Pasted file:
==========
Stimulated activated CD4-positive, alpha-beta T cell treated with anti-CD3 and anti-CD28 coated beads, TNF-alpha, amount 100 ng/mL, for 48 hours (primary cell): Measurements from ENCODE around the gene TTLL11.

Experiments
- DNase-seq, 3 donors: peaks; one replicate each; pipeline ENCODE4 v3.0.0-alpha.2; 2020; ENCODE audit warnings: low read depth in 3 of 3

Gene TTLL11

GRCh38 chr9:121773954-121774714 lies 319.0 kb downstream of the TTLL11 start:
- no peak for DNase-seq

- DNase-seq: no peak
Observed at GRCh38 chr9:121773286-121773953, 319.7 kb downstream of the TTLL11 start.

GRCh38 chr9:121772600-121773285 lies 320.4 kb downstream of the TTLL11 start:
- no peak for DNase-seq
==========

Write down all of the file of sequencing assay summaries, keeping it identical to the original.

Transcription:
Stimulated activated CD4-positive, alpha-beta T cell treated with anti-CD3 and anti-CD28 coated beads, TNF-alpha, amount 100 ng/mL, for 48 hours (primary cell): Measurements from ENCODE around the gene TTLL11.

Experiments
- DNase-seq, 3 donors: peaks; one replicate each; pipeline ENCODE4 v3.0.0-alpha.2; 2020; ENCODE audit warnings: low read depth in 3 of 3

Gene TTLL11

GRCh38 chr9:121773954-121774714 lies 319.0 kb downstream of the TTLL11 start:
- no peak for DNase-seq

- DNase-seq: no peak
Observed at GRCh38 chr9:121773286-121773953, 319.7 kb downstream of the TTLL11 start.

GRCh38 chr9:121772600-121773285 lies 320.4 kb downstream of the TTLL11 start:
- no peak for DNase-seq